I looked at my husband and said, “Oh my God. I have OCD, and this explains so much of my entire life.”

The moments after realizing that OCD is something I have lived with as long as I can remember unraveled somewhat slowly, and the most important thing I’ve realized is that the stigmas behind mental health are almost always generalized and inaccurate. OCD for me revolves around a false sense of control and order in my life and looks like it might for many women:

  1. Adherence to rigid schedules with very limited flexibility. My reaction when my set and very strategically pre-planned schedules do not go as planned can be incredibly overwhelming. I have hour-by-hour schedules, and if one thing does not happen how I think it should or in the order I think it should at the exact time I think it should, my brain starts to spiral the entire day downward and I cannot handle the thought of what to do next or how to move forward from the “setback.”

  2. Planning, organization, and lists. I make a list for every single day and every single thing I need to accomplish that day, in the order that it should be done. There is very little flexibility within my set plans. Being unprepared, being late, or not getting things accomplished are some of my biggest fears and triggers.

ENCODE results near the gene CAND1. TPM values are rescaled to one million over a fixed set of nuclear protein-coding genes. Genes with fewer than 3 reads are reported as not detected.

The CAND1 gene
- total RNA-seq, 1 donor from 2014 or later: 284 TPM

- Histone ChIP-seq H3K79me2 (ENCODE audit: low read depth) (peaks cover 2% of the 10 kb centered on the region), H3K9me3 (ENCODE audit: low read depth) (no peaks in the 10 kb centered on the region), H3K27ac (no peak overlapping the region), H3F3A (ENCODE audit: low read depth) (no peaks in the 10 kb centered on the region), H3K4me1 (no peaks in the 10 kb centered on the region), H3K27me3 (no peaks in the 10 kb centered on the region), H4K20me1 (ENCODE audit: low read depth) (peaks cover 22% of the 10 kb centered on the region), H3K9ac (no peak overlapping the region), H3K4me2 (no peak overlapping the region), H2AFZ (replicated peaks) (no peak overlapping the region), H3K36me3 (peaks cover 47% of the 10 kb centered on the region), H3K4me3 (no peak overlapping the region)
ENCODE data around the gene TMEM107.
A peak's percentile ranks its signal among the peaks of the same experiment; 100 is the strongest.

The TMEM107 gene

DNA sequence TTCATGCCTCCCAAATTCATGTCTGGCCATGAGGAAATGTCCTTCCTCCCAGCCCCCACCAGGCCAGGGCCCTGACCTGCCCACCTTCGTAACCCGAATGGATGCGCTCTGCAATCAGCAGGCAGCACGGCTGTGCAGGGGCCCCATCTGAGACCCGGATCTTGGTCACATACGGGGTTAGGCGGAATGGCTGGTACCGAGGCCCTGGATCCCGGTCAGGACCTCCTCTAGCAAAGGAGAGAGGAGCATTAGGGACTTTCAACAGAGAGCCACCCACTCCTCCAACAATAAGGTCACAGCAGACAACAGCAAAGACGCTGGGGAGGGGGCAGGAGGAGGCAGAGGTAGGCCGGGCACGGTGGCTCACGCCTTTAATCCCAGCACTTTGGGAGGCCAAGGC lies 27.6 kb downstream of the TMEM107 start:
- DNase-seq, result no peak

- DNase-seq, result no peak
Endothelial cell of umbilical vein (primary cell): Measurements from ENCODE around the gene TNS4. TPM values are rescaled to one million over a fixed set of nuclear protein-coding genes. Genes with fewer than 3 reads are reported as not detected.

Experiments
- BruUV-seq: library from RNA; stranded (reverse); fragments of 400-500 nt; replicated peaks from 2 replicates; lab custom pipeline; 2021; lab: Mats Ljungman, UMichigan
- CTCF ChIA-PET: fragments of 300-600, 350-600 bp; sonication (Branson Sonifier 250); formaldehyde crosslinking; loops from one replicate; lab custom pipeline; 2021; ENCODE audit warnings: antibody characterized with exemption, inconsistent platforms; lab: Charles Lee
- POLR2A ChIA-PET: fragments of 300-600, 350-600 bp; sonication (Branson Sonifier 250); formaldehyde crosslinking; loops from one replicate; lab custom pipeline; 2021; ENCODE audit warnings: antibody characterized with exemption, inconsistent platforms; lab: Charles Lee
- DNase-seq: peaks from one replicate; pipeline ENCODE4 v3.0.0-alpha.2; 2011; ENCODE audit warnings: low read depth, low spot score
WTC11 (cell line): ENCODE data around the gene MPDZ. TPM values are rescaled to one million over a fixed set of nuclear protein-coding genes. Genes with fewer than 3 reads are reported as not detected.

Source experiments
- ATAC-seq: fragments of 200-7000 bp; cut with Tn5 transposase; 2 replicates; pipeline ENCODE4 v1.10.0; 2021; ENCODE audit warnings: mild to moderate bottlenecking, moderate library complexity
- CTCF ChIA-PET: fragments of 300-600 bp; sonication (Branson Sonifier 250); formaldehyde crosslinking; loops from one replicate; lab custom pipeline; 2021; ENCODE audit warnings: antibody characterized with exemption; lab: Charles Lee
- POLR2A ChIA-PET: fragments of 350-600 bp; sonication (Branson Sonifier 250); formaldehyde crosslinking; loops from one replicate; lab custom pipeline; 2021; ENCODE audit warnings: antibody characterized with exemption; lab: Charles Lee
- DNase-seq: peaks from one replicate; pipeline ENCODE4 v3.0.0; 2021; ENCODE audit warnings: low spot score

3. Unconscious repetition of thoughts or behaviors. For me, this manifests in a few ways: (1) physically counting or moving objects very specifically and (2) praying the exact prayers each night in the same order for the past 10 years or praying the same prayer in the same order 5 times throughout each day while I was pregnant. This brought a sense of security to my pregnancy when I was feeling overwhelmingly terrified of losing the baby or the possibility of the baby not being healthy, and once I acknowledged that I was still doing this with my rigid nightly prayers, I gave myself permission to stop and pray more freely. For some this can be a form of intense superstition (think: “don’t step on a crack“ which manifests in many ways that disrupt your daily life).